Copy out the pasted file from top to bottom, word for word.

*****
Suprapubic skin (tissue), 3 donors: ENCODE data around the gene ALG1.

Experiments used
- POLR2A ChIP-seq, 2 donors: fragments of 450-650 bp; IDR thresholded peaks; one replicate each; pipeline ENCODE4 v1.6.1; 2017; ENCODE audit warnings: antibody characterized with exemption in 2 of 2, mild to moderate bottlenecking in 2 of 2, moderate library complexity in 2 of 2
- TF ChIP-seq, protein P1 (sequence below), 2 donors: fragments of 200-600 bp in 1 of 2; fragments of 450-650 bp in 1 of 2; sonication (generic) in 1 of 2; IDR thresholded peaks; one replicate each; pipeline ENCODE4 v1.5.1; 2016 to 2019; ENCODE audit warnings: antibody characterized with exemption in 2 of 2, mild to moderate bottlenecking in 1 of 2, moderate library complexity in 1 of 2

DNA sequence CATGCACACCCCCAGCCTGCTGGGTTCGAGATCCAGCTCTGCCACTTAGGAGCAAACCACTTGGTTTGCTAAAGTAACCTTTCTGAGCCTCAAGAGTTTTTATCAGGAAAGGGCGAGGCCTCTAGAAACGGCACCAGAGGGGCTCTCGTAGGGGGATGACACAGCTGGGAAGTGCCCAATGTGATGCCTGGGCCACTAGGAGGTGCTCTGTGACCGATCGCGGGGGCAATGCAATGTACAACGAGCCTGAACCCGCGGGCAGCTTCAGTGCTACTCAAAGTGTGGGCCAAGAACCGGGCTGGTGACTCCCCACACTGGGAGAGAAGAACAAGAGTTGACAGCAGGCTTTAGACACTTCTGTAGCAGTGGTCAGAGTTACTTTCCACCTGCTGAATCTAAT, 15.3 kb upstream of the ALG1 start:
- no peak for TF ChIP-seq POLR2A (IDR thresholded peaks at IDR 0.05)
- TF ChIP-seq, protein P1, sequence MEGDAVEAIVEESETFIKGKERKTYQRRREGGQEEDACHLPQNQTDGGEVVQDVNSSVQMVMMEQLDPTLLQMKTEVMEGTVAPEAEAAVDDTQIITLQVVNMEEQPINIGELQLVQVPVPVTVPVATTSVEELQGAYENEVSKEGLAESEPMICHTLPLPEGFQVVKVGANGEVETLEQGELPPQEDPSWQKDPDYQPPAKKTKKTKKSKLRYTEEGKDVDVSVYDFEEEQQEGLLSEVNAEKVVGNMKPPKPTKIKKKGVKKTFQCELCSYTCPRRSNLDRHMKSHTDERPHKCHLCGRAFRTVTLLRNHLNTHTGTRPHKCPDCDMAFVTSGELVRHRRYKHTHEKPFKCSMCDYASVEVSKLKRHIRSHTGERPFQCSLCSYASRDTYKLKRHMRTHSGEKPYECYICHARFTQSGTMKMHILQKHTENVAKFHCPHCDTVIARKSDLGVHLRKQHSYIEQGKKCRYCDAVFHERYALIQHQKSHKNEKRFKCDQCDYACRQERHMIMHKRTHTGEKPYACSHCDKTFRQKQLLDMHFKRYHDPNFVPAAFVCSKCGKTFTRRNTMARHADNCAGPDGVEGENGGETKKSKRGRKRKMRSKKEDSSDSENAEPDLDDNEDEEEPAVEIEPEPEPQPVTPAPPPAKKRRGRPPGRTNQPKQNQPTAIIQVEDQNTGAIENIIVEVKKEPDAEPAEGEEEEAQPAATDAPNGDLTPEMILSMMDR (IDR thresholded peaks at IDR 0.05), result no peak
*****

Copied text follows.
Suprapubic skin (tissue), 3 donors: ENCODE data around the gene ALG1.

Experiments used
- POLR2A ChIP-seq, 2 donors: fragments of 450-650 bp; IDR thresholded peaks; one replicate each; pipeline ENCODE4 v1.6.1; 2017; ENCODE audit warnings: antibody characterized with exemption in 2 of 2, mild to moderate bottlenecking in 2 of 2, moderate library complexity in 2 of 2
- TF ChIP-seq, protein P1 (sequence below), 2 donors: fragments of 200-600 bp in 1 of 2; fragments of 450-650 bp in 1 of 2; sonication (generic) in 1 of 2; IDR thresholded peaks; one replicate each; pipeline ENCODE4 v1.5.1; 2016 to 2019; ENCODE audit warnings: antibody characterized with exemption in 2 of 2, mild to moderate bottlenecking in 1 of 2, moderate library complexity in 1 of 2

DNA sequence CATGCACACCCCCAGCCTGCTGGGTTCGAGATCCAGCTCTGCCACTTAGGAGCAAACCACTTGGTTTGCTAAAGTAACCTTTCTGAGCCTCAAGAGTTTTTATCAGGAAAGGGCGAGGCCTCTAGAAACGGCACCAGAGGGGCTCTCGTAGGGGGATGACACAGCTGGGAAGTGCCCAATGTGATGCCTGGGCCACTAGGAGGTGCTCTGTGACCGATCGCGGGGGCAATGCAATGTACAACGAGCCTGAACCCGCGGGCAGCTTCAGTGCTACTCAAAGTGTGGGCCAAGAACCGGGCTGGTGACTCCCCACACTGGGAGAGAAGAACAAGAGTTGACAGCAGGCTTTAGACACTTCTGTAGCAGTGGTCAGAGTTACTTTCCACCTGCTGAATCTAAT, 15.3 kb upstream of the ALG1 start:
- no peak for TF ChIP-seq POLR2A (IDR thresholded peaks at IDR 0.05)
- TF ChIP-seq, protein P1, sequence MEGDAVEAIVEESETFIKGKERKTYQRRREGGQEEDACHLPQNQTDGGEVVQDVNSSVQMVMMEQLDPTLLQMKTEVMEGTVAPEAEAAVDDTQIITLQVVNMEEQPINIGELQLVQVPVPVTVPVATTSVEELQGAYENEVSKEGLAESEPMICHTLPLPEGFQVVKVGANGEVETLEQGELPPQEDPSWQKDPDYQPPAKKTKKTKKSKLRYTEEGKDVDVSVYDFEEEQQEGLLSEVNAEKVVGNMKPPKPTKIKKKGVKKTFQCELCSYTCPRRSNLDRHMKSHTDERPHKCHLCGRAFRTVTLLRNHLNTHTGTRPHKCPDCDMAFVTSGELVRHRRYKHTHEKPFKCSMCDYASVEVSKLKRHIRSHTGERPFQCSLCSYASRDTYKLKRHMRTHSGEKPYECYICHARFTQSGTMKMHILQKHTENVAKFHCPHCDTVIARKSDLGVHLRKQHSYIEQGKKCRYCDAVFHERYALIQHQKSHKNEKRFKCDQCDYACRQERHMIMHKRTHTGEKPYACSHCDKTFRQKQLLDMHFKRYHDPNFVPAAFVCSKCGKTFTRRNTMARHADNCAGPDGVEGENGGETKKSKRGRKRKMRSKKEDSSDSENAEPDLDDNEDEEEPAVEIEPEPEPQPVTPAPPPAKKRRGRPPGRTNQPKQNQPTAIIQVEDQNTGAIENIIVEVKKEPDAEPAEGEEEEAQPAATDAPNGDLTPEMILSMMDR (IDR thresholded peaks at IDR 0.05), result no peak